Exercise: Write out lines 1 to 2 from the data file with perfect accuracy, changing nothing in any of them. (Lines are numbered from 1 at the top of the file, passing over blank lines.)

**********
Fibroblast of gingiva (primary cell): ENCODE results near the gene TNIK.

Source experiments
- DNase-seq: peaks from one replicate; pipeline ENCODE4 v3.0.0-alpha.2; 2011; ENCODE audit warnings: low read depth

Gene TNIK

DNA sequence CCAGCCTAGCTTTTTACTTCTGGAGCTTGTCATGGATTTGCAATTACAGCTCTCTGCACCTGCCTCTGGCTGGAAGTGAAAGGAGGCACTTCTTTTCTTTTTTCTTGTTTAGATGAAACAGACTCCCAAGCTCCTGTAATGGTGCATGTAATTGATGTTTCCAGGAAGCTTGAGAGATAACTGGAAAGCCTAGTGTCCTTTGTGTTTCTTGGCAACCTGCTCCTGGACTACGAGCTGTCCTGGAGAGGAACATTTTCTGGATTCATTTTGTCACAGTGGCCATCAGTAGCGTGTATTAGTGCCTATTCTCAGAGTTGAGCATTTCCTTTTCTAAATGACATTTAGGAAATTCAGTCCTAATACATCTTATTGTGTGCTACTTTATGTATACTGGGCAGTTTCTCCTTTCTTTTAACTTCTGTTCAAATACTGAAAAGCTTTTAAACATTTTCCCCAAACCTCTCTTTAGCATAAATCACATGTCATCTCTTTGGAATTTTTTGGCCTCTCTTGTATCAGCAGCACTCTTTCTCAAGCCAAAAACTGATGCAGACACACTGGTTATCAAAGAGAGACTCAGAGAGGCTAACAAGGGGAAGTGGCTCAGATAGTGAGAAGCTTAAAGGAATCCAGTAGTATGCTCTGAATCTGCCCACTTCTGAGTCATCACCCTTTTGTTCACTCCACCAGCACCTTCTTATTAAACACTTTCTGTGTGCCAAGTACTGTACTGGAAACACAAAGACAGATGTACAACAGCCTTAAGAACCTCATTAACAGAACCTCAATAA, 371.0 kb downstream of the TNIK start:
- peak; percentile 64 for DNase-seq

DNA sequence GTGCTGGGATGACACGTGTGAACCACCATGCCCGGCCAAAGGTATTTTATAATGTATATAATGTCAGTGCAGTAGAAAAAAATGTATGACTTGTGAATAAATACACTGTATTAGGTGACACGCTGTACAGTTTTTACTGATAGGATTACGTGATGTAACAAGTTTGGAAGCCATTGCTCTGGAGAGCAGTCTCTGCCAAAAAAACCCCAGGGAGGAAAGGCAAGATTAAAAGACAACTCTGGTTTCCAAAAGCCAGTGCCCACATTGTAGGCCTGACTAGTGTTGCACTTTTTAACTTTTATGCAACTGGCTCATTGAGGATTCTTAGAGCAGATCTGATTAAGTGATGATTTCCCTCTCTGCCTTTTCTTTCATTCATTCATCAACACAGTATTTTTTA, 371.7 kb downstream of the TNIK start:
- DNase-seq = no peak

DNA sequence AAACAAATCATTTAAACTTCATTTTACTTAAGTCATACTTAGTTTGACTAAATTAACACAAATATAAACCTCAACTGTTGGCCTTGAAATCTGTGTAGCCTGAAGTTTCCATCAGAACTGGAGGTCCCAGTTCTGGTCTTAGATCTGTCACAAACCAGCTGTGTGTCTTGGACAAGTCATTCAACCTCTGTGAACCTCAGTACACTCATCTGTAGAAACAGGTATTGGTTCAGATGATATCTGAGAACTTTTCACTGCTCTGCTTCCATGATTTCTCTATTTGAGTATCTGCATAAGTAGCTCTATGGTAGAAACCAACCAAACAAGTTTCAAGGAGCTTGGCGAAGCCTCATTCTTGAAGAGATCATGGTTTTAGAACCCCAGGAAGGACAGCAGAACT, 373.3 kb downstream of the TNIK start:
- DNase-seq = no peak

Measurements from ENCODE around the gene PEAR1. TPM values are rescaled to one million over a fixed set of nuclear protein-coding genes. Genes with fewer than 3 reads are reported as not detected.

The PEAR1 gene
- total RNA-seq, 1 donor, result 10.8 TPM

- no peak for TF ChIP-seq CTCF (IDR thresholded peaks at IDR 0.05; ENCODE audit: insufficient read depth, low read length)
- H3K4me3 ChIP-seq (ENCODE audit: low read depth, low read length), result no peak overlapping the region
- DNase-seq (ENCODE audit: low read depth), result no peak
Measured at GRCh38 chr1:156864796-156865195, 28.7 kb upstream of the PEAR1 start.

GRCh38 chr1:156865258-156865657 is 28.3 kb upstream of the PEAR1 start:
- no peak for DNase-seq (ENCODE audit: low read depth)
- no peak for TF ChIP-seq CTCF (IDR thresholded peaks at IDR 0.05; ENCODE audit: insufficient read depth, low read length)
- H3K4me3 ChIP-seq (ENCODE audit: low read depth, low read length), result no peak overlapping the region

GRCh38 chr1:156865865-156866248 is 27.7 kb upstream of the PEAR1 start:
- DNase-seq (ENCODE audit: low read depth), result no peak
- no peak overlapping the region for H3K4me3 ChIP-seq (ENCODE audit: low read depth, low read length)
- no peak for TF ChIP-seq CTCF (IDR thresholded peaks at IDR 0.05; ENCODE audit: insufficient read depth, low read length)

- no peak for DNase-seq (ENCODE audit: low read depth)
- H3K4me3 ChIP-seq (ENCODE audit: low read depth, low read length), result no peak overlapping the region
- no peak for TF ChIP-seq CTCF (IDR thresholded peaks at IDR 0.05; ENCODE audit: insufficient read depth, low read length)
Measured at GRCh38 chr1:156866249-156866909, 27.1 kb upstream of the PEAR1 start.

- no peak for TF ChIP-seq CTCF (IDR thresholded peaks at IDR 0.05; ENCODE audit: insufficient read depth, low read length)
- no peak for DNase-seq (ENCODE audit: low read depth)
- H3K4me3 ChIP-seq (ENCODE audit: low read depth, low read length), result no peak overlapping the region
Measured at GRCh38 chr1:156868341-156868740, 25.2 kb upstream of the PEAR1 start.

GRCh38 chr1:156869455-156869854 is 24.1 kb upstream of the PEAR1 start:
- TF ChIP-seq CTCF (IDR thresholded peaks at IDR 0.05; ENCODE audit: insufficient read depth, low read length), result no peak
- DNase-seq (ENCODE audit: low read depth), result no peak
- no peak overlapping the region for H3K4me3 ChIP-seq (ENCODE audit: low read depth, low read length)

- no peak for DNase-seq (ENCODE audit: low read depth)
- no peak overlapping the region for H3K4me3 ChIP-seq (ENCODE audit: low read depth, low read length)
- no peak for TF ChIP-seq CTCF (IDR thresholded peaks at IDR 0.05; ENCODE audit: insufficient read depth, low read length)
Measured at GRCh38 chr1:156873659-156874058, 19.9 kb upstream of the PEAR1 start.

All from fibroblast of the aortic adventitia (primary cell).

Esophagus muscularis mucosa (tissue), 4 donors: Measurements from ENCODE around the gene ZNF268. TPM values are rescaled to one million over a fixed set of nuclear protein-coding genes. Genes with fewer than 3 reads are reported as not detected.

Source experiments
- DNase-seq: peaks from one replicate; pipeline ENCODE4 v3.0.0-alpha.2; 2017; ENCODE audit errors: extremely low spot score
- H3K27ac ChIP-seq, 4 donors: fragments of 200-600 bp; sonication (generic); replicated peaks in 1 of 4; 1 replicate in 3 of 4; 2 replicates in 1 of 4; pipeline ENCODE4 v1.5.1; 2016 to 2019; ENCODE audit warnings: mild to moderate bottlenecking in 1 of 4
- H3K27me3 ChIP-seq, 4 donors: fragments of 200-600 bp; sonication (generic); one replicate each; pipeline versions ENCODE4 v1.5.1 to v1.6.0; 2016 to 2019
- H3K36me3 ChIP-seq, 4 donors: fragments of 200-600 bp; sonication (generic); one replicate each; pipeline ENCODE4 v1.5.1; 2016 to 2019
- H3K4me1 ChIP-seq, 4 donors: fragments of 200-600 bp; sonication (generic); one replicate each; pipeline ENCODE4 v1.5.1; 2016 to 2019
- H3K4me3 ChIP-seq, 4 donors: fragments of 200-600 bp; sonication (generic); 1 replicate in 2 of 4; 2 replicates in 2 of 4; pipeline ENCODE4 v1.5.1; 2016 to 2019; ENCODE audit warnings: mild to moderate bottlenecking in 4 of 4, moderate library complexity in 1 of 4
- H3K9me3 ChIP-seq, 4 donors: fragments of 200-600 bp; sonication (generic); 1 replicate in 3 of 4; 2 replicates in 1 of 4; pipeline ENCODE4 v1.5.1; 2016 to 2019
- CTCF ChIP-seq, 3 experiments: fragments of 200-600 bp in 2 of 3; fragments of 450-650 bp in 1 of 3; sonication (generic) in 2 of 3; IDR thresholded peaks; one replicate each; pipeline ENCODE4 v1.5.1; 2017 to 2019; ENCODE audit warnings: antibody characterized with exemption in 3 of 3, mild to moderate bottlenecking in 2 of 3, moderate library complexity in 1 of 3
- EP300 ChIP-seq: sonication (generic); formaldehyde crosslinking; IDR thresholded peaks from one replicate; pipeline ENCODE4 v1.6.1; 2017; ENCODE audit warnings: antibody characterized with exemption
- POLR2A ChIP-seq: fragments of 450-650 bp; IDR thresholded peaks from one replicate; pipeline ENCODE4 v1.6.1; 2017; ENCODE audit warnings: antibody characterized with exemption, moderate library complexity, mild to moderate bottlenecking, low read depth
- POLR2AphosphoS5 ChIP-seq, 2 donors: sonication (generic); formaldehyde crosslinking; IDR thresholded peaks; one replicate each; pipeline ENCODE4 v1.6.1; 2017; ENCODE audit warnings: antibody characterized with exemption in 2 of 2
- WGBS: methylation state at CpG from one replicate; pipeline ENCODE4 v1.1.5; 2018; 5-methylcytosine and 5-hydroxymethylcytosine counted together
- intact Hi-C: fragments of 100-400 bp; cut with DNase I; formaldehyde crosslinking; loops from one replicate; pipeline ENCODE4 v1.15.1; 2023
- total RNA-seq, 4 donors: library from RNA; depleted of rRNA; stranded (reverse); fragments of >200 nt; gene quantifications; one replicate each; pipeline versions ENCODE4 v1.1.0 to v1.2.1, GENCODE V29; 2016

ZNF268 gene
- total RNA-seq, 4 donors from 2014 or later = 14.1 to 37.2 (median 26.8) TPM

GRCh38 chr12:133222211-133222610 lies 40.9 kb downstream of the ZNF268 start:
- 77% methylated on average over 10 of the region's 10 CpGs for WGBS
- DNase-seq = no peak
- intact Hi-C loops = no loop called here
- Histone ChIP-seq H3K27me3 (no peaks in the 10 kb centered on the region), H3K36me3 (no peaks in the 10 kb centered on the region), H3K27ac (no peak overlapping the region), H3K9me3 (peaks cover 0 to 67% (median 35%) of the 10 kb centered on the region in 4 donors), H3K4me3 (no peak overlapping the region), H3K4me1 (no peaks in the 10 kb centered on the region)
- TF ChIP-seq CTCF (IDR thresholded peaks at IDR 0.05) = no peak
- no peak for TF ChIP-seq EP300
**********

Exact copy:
Fibroblast of gingiva (primary cell): ENCODE results near the gene TNIK.

Source experiments